JACKSONVILLE, Fla.- She is already the most accomplished player in the history of the women's golf program at Jacksonville University. Despite graduating two years ago, Jessica Welch's groundbreaking impact carries on.
Welch will be the first former Dolphin to tee it up in the Women's US Open this Thursday at Trump National Golf Club in Bedminster, N.J. Those that know her are far from surprised.
"She set the bar high for the future of JU Women's Golf and brought a lot of notoriety to the program," said Head Coach Jennifer Borocz, who coached Welch from 2012-14.
Welch won a JU career best three tournaments, and holds 13 individual records, including lowest scoring average in a season and career and birdies in a season and career. In her senior season, Welch was named ASUN Golfer of the Year, en route to a regional berth in the NCAA Championship, both firsts for a JU women's golfer.
"College golf is a learning experience because not only are you playing against a more elite group of golfers, but throughout the season you have to learn to balance traveling throughout the semester along with keeping up in classes," said Welch. "That has helped me to know the best way to balance traveling and competing while still getting the right amount of rest to be where I need to be every week,".
The next part of her journey to the US Open started after she graduated. Welch initially stayed on the JU staff to work towards a master's degree while serving as the team's graduate assistant. But, the call of the game was too great, and Welch wanted to try her hand professionally.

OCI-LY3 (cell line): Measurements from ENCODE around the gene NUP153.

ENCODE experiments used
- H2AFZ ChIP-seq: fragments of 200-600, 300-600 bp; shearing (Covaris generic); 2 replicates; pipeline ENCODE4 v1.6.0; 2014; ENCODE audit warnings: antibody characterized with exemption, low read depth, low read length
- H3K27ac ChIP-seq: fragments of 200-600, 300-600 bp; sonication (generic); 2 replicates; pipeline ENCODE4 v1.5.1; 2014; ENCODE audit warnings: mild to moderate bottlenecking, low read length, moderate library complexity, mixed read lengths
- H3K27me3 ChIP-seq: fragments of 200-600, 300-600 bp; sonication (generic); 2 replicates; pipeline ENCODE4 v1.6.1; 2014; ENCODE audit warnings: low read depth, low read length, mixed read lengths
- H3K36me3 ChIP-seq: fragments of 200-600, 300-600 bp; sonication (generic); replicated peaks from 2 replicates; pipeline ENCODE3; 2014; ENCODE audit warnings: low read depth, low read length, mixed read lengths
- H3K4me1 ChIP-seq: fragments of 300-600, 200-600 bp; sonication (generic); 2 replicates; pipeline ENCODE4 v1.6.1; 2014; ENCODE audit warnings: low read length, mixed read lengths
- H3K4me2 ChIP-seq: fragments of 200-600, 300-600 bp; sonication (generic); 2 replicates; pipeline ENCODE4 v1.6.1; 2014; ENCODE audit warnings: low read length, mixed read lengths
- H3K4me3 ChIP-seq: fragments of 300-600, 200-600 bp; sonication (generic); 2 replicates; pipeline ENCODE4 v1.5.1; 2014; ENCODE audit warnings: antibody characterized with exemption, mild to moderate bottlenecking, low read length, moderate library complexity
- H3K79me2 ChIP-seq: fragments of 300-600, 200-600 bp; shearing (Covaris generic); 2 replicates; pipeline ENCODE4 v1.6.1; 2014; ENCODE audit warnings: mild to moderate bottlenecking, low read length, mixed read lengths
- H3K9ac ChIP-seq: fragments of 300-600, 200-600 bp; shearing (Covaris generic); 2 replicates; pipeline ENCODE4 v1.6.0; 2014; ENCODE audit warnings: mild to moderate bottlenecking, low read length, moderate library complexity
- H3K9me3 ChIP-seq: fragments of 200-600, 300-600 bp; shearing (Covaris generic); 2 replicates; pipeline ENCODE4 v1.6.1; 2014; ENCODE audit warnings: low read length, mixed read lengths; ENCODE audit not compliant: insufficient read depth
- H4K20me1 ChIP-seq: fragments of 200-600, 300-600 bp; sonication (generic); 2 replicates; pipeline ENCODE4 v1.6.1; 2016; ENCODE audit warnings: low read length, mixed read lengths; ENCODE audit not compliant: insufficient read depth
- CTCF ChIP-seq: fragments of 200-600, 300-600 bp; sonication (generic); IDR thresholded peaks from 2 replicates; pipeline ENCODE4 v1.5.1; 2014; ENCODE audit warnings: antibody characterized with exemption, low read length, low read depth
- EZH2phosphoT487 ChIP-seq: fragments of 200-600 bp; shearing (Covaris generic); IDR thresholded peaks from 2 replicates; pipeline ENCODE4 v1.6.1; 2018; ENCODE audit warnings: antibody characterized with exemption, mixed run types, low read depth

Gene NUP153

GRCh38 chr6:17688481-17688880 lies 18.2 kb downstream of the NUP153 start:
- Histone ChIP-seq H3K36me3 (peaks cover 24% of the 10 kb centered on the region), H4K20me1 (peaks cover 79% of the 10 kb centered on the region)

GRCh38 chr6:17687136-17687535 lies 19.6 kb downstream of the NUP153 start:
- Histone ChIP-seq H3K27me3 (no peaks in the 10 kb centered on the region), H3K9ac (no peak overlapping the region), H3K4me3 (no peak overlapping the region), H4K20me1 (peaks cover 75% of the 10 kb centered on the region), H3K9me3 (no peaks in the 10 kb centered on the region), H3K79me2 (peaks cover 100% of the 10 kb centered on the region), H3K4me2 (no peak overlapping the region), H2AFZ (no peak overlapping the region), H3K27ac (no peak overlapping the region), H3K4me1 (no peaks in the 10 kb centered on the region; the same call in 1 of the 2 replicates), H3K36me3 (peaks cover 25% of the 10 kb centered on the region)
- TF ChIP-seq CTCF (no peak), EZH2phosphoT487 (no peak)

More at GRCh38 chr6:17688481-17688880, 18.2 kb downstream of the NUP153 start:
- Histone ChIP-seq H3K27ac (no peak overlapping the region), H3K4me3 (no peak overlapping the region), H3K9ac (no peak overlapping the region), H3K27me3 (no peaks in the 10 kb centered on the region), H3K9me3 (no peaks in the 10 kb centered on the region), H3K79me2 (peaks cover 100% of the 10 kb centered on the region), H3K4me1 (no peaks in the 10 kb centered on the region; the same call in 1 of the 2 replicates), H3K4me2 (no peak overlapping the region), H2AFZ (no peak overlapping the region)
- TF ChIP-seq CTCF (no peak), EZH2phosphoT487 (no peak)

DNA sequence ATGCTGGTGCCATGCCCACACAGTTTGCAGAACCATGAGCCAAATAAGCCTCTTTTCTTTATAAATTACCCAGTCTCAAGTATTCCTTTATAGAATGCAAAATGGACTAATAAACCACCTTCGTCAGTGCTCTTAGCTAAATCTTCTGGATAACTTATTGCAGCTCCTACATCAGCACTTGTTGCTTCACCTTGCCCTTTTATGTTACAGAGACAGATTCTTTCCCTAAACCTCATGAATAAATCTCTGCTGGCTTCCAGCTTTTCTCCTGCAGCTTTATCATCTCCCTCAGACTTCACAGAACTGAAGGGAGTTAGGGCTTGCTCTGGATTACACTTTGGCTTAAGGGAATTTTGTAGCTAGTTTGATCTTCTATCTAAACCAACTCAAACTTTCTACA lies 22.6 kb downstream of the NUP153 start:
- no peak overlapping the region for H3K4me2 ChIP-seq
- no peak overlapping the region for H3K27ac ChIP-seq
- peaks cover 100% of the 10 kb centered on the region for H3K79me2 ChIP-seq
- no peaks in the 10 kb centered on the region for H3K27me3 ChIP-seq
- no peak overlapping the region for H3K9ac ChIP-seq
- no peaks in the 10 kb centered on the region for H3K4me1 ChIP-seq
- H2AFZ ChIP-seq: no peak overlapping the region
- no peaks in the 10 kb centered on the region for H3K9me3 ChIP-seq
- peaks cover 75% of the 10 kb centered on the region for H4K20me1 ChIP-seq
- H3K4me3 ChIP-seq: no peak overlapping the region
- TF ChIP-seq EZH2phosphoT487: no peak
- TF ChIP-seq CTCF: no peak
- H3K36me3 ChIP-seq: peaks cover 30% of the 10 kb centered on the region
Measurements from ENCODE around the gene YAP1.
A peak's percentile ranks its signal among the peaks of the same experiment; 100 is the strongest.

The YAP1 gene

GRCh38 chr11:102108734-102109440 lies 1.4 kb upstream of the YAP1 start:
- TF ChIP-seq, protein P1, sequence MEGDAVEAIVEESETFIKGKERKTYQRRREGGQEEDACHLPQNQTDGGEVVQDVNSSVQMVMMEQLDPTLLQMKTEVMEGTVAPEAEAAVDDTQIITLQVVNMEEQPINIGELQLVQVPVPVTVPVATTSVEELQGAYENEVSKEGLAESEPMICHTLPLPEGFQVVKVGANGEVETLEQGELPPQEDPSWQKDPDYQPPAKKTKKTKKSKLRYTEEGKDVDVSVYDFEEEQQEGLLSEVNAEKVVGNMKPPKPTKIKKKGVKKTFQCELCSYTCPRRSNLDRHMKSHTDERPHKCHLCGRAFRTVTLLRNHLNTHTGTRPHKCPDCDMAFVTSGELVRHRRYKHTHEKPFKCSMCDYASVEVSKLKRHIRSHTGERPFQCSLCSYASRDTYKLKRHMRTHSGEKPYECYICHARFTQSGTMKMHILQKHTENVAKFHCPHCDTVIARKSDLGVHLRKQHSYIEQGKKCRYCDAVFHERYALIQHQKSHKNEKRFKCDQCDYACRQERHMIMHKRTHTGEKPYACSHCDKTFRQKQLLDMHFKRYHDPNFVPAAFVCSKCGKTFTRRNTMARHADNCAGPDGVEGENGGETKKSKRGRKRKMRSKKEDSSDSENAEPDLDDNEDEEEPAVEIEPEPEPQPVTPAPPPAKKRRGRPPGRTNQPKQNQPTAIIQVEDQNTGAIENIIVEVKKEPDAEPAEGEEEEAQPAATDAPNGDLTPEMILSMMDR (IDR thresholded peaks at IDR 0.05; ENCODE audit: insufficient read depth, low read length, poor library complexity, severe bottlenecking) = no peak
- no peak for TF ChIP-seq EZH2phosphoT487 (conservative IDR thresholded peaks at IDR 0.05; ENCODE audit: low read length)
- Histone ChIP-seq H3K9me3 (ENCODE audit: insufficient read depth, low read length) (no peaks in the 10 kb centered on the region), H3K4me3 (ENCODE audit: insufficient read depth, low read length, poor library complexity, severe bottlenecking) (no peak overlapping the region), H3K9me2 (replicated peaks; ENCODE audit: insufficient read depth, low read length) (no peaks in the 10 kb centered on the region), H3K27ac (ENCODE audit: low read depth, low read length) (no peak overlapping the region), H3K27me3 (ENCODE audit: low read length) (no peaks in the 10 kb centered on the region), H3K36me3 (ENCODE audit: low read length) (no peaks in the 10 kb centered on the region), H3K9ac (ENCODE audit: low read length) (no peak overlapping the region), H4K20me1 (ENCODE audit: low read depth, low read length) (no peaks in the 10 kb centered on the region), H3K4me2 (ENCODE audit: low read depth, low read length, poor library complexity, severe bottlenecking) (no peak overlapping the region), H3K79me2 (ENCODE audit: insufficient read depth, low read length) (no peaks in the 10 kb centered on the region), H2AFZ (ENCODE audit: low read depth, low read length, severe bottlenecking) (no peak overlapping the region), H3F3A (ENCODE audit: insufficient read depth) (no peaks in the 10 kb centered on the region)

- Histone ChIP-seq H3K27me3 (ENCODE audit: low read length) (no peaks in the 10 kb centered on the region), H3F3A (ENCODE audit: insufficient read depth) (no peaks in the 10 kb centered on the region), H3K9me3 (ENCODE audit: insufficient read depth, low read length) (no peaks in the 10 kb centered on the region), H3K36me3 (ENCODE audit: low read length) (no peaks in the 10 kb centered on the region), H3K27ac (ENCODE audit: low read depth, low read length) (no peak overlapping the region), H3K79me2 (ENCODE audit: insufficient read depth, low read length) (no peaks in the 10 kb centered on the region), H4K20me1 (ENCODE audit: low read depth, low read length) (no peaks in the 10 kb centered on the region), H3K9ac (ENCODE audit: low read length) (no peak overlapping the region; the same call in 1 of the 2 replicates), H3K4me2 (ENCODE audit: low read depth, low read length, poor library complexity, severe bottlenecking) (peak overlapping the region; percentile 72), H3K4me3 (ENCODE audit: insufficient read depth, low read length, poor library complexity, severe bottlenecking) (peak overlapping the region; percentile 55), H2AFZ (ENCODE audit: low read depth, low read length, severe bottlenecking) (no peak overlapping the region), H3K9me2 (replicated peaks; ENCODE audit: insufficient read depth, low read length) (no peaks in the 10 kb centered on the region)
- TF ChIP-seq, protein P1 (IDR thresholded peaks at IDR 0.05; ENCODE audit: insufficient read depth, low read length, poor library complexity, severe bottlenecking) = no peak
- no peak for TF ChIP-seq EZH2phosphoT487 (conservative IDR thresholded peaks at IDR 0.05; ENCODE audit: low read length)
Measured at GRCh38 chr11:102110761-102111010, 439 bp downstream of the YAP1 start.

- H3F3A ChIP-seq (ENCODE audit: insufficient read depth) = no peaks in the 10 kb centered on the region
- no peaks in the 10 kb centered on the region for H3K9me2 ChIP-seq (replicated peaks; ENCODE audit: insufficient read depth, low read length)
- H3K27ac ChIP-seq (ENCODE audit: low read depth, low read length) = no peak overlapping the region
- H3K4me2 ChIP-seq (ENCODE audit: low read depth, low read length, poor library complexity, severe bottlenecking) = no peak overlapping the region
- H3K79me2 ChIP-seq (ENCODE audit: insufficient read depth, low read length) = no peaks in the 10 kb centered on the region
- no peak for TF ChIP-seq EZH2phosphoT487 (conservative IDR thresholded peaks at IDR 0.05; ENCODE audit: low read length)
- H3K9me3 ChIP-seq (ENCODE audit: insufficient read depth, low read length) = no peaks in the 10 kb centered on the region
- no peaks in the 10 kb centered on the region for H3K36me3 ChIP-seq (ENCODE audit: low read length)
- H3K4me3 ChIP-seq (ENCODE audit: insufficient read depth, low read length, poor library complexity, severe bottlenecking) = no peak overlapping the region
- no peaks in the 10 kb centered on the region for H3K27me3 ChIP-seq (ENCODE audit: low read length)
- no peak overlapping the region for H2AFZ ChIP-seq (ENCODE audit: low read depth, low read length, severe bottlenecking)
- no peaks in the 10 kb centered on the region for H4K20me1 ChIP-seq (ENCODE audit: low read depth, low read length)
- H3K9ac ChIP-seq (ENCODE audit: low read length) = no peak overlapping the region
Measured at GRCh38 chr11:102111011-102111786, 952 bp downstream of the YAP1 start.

"She was able to pass along her knowledge to our current student-athletes while she was an assistant coach," said Borocz. "Now we wish her the best and support her on her journey to succeed at the professional level."
After a year as a GA at JU, Welch worked towards earning her place in the professional ranks. She is currently competing on the Symetra Tour, known as the "road to the LPGA", and is trying to earn her LPGA card at the end of the year. As many as ten golfers on the Symetra Tour have earned exemptions for the following season in any one year, so the competition is high.
"Playing as a professional has been a lot of fun and a real learning experience. They say the first year on the Symetra Tour is the learning year and it's certainly true because not only do you learn how to play at a higher level, but you also learn the best way to travel, how to network with the people you meet, and how to balance practice rounds so you're running at 100% when it's time to tee it up," said Welch.
After getting her feet wet this past spring, Welch has come on strong as of late, finishing in the top five in two of the last three events she played in. Most recently, she shot -15 to finish a career best T-2 at the Tullymore Classic in Canadian Lakes, Mich. at the beginning of July.
Still, the opportunity to play in the LPGA's biggest major would not have come if not for an outstanding performance in the one day, 36-hole qualifier at Sugar Mill Golf Club in New Symrna Beach, Fla. After a respectable 73 on the first 18, Welch came out firing, shooting a 64 on the next 18 to win the qualifier at -8, two strokes better than anyone else.
Now, Welch faces her biggest challenge to date in her young professional career. She will not have to wait long either, as she will tee off with the first group Thursday morning at 6:45 a.m. Despite the early start, Welch is ready to do what got her here.
"I'm sure my nerves will be going, but my plan is to stay in my zone, stay calm and patient, and go one shot at a time," said Welch.